We differ on the government's role. It is not the government's role to provide someone with everything for their life. I absolutely do not agree with that.

And something for thought. Yes certain policing tactics need to change, I do not disagree with that at all. If the crime rate has truly fallen since the 90s then this tells me that stringent policing DOES WORK, no? I understand that statement will make some angry, but again I do not defend wrong doing by police against anyone, that needs to change and they should be held accountable.

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1 hour ago, FairreLilette said:

I think the whole prison system needs to be over-hauled.  First, abolish this law in the 13 Amendment that says someone is a slave if they commit a crime.  Next, we need a type of enclosed (fenced) rehab center instead of prison as it sounds more humane to me than jail.  At least 90% of crimes are drug-related if not more and somebody (maybe our government) need to wake up to that fact.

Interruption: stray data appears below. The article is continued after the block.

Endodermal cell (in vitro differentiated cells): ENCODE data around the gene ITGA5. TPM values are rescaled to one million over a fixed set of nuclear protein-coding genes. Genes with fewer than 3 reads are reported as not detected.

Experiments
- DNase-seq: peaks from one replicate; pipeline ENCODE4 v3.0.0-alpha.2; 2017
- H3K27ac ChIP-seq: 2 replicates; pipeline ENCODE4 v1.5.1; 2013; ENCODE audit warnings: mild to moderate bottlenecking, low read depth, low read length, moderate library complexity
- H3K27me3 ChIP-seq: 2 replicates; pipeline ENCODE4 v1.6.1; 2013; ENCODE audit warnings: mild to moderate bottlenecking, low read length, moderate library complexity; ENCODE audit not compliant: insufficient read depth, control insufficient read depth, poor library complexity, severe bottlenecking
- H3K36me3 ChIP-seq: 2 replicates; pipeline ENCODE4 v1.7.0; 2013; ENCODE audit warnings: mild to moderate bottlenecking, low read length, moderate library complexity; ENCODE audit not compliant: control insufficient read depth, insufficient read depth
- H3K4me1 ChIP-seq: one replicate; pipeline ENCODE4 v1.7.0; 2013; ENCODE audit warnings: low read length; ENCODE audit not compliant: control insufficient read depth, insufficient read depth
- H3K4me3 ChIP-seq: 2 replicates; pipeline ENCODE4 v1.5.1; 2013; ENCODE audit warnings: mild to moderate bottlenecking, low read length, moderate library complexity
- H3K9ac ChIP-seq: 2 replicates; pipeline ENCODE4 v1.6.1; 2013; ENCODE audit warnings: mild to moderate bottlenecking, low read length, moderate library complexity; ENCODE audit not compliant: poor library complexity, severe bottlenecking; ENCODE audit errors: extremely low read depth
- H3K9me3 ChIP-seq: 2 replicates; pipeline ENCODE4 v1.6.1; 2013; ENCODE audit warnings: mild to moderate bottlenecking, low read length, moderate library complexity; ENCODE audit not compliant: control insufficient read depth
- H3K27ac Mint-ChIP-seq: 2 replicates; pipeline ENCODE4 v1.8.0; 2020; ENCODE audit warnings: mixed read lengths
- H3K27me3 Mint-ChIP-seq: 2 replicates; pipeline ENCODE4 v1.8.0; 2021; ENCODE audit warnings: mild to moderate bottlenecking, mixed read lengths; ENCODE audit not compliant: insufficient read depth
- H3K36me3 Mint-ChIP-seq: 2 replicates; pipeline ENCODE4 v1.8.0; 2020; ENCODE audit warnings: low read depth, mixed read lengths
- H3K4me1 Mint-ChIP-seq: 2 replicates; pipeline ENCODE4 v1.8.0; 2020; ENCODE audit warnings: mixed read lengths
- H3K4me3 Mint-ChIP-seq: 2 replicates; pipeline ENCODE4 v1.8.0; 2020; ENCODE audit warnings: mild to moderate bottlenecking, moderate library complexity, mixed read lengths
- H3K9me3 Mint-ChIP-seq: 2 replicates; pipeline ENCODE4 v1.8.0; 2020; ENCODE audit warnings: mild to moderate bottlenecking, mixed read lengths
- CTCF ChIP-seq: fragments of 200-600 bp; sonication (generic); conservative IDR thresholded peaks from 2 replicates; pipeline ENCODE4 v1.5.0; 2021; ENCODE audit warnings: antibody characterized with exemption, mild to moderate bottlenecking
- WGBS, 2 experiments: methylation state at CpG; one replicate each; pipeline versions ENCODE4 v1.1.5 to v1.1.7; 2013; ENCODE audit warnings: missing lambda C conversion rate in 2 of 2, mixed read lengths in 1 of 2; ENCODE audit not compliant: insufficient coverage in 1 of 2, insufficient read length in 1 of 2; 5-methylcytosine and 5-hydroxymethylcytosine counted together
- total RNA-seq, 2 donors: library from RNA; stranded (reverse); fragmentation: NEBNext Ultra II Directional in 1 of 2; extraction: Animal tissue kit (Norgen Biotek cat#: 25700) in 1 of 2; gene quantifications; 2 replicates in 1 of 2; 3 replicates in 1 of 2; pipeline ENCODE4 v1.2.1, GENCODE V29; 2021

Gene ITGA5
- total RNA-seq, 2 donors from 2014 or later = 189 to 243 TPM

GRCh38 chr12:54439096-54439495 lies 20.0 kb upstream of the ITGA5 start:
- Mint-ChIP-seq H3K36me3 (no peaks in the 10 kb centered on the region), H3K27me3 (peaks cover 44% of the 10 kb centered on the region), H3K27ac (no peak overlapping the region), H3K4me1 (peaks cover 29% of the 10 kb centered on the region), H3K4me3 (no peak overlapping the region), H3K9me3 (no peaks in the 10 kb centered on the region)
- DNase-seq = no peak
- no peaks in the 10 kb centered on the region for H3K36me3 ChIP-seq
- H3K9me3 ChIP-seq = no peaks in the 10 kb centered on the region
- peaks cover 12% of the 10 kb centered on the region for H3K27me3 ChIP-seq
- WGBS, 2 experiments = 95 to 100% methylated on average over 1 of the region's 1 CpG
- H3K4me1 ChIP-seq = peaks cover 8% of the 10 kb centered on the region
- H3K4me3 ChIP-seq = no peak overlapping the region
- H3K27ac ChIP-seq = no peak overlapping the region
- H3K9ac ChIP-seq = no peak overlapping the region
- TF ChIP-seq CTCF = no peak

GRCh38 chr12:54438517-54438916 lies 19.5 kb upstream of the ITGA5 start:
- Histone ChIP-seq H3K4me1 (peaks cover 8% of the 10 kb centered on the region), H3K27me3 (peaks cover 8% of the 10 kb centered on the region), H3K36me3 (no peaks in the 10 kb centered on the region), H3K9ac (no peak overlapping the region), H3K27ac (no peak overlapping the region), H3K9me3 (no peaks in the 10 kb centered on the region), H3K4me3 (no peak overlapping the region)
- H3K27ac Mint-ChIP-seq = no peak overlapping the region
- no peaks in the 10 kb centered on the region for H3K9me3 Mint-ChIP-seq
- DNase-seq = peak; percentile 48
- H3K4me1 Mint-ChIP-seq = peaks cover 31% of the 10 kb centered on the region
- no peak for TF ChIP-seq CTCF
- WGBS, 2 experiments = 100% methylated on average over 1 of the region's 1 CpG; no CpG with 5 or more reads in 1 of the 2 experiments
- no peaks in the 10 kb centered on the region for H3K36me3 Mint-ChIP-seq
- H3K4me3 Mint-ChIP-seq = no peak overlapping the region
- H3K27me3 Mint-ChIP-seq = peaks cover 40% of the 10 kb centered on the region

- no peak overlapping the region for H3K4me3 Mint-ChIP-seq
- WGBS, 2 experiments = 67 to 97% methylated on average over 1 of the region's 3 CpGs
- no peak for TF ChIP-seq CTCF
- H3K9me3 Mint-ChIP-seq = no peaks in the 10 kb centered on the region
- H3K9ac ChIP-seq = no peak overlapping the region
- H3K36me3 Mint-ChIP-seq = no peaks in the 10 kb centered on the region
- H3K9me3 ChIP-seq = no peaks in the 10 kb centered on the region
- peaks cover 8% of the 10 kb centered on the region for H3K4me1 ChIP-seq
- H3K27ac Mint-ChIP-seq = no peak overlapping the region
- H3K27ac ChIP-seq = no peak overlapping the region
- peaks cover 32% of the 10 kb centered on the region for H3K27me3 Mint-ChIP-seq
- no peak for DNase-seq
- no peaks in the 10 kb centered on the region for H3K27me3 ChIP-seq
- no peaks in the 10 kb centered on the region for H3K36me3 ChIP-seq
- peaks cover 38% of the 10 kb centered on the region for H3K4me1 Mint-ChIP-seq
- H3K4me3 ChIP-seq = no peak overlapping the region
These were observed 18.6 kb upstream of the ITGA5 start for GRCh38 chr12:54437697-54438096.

Next, the government needs to get rid of these drugs and provide adequate jobs, education, health care and housing.   And, if they can't do that - provide jobs for one and for all, we need UBI.  

We need a whole social worker team of trained to professionals to get this country humane and to work towards rehabilitating people safely out of the prison system as prior to marijuana being legal in states, 48% of people who were in prison were in prison on marijuana-related charges.  48%!   But, once you have a prison record, it's very difficult to get a job.  

And, btw, I don't believe the United States is so inept it cannot get rid of these other illegal drugs.  If they can't get rid of the illegal drugs (I don't include pot here), then somebody tell me why not?  

Picture a bucket of water, top to bottom full of holes and you only have a hand full of corks to stop the leaks..

They have submarines, boats, drones, planes, mules, tunnels, and many other ways to get them into the country..That's just  the southern border, because they come in from the northern border as well.. Which if you haven't seen the northern border..It looks like someone mowed the lawn in between the U.S and Canada to show the border..

the-entire-length-of-the-us-canada-borde

_92386654_gettyimages-57169787.jpg